A lamp turned on at a nearby table but it was against the wall slightly behind Syd and he could only make out bits and pieces in his peripheral. The figure was wearing an old fashioned suit and it took a seat at a table lined with items: there was a mannequin head with a wig and prosthetic nose on it; assorted makeup containers; various mirrors, all of them moveable; and a rack of horrifying glasses, each pair already filled with eyeballs that were glancing around and staring back. Skeletal fingers hovered over each of the items, manipulating them.

The rest of the library became slightly more visible. The books lining the walls were at least three stories and iron staircases spiraled up to these other floors, where thin walkways circled around the room. Syd was uncertain if he could even make out the ceiling.

“I destroyed the church, by the way. My nephew’s church.” The figure half-turned to Syd, gloating. Syd could only make out the gray of the figure’s bald head and the black bulbs of its eyes. It turned back to face the many mirrors. “I bought the land as soon as ownership reverted back to the county. I invited his congregation back for one final memorial. Set up seating in the back, in the field behind the church.” There had been humor in its’ tone, as if the details were hilarious and it was just stifling back a laugh, but its’ voice quickly turned gravelly with anger as it went on. “And just as they started to grieve for that cockroach—I blew up their church, right in the face of those heretics!” it yelled, enraged, and pounded a fist down on the table.

The figure hunched forward, huffing out each breath.

The door burst open and there was a flood of light. Ivan Risker walked in, the atlas rolled up under his arm, his posture straighter than any Syd had ever seen. He glanced at Syd as he passed and his pencil-thin mustache twitched with dislike. Behind him, Oren struggled to walk in the door, trying to drag—

“Abby!” Syd called happily.

Tiny, nine year old Abby turned at the sound of her name and the voice of her father. Her eyes lit up with glee. She tried to run over but Oren grabbed her arm and stopped her—so she quickly turned and kicked his shin. “Ouch!” he yelped and bent done to rub his shin—Abby grabbed hold of his ear and yanked. Oren writhed and tried to get out of it but the young child had an iron-clad grip.

“Cut him loose,” the figure ordered Ivan Risker, speaking of Syd, and then it scoffed at Oren’s incompetence and demanded, “Let the little creature go!”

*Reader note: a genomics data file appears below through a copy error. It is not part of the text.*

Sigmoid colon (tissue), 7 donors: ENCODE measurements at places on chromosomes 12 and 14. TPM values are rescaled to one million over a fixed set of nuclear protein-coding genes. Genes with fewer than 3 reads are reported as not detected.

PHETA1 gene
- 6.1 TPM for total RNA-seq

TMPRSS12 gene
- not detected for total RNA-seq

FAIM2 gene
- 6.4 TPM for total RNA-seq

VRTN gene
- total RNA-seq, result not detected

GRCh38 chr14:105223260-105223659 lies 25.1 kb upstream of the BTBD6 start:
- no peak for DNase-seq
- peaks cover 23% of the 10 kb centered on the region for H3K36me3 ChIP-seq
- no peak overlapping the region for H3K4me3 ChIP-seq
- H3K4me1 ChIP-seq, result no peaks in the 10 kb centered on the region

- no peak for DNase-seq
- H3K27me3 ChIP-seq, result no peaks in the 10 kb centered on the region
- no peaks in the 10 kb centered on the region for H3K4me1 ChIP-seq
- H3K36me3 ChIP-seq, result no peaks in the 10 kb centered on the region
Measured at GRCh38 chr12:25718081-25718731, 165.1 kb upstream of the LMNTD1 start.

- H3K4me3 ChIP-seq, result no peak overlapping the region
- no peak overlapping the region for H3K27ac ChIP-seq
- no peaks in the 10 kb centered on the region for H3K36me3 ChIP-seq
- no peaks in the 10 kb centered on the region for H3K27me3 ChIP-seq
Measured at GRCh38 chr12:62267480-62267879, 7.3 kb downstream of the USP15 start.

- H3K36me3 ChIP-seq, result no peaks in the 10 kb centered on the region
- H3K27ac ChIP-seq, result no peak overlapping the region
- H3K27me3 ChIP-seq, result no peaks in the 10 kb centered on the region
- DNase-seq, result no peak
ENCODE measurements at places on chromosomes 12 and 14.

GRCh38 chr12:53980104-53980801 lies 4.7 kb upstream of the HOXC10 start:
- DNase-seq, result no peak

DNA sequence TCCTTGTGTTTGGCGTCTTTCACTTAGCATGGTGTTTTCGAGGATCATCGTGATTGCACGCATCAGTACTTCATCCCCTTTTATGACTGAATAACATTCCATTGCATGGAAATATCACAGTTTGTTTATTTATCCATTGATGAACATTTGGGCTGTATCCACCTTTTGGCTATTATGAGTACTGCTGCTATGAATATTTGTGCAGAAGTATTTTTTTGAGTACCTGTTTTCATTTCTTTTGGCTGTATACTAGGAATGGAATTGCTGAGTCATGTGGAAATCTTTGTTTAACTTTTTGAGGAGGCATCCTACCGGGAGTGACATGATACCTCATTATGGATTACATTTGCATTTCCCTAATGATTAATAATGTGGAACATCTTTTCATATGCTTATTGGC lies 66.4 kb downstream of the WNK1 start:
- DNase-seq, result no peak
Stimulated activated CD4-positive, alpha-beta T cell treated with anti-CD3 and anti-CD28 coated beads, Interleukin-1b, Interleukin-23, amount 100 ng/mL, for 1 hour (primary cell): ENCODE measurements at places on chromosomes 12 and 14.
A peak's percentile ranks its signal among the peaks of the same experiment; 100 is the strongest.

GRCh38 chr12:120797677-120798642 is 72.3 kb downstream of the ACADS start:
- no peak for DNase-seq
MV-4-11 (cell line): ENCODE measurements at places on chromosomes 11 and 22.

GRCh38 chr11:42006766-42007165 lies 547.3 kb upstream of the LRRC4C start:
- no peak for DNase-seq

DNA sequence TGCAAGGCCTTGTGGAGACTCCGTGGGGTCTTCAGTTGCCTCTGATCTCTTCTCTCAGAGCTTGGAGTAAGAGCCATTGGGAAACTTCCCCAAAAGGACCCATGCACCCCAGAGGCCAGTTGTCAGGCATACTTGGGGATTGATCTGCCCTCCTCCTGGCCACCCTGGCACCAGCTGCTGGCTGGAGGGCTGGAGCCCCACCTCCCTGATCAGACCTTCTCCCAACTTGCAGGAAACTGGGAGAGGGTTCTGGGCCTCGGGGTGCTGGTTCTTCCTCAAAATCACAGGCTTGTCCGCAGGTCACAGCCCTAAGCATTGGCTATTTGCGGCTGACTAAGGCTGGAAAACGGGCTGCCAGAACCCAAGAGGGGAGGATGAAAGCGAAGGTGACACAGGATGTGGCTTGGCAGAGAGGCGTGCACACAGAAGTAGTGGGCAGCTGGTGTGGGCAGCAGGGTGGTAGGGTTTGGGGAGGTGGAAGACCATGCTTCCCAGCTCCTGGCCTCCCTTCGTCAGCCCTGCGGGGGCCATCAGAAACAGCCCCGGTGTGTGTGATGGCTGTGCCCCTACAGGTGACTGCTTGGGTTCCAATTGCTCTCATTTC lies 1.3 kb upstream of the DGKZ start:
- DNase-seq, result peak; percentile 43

The slender servant Ivan Risker untied the ropes.

Oren released hold.

Syd jumped out of the wheelchair and got down on his knees and embraced his daughter, holding her against his chest so tightly that it was hard for either of them to breathe, but neither cared. Syd brushed Abby’s auburn hair out of her face and kissed her giant, rosy cheeks again and again. Neither spoke a word, as was the case with them sometimes, and instead just hugged and mushed their faces together and gave each other two thousand kisses—

“Enough!” the figure commanded in a thunderous voice.

Abby startled and they both turned to the figure, who stood from the desk and twisted around to face them—but the gray monster was gone, hidden behind layers of make-up and a wig and glasses; in its place stood a grumpy old man. The black beads of his eyes were hidden behind big frames that gave the illusion of normal eyes, so much so that, through the lenses, they moved and stared just like anyone else’s. Wide nostrils that had been stretched across both cheeks, cracks that nearly reached its’ temples, were disguised as winkles, and they lent further to the impress of a frown. Syd recognized him from Father Daniels’ funeral, the frowning old man that had been with Mya, that had appeared spiteful – but it wasn’t an old man, not at all. It was a monster in an old man suit.

“Read to me the atlas and get me back to Nidus, Mr. Siegfried, and I will consider releasing your child,” the old-man-slash-monster said nonchalantly, as if this was no more important than brushing lint off his shoulder.

Another lamp went on, at an old, wooden table. Ivan Risker stretched the atlas out across the table, standing guard behind it.

“I can’t,” Syd lied.

“Nobody could read it except that skinny geek with the glasses,” agreed Lydia.

“His name is Whiskers!” Abby screamed at her, fuming. Syd held his daughter closer and tried to calm her but, even though she did quiet, her distaste for Lydia and angry glare remained.

“THEN WHAT GOOD IS HE?!” hollered the ghoul and he pounded his fist on the nearest wood surface, which happened to be a table covered in glass ornaments, several of which rolled and fell over the edge and smashed on the hard-tiled floor. “Do it anyway!”

“I’ll try,” Syd conceded and, Abby in his arms, he walked over to the table where the atlas was spread out. With Ivan Risker standing on the opposite side, studying him, Syd leaned in and stared at the atlas. He pretended to check over the black scribbles on the yellow parchment and ran his fingers over some of the landmarks—but Ivan smacked his hand away.

“Don’t touch the atlas with your oily fingers,” scolded the slender, mustachioed curator.

“Bring me the child,” the ghoul requested.

Lydia moved quickly and, before Syd knew it, Abby was ripped from his arms. He stood up and twisted around to stop it but his attempt was met with a swift whap on the head by something metal. Oren had been behind him, hungrily waiting for such an occasion to keep Syd in place while Lydia dragged the struggling child, who was kicking and screaming nonstop, over to the ghoul dressed as an old man. Lydia released her grip and Abby drew her leg back to kick Lydia in the shin, just as she had with Oren only minutes before—but then she stopped…and lowered her leg. Both of her arms lowered to her side and she grew quiet. Abby turned slowly, as if in a daze, and quietly looked up at the ghoul. He had been speaking in a hushed voice the entire time but Syd couldn’t make out the words; in fact, he wasn’t even certain they were words and that the old man creature wasn’t just making sounds.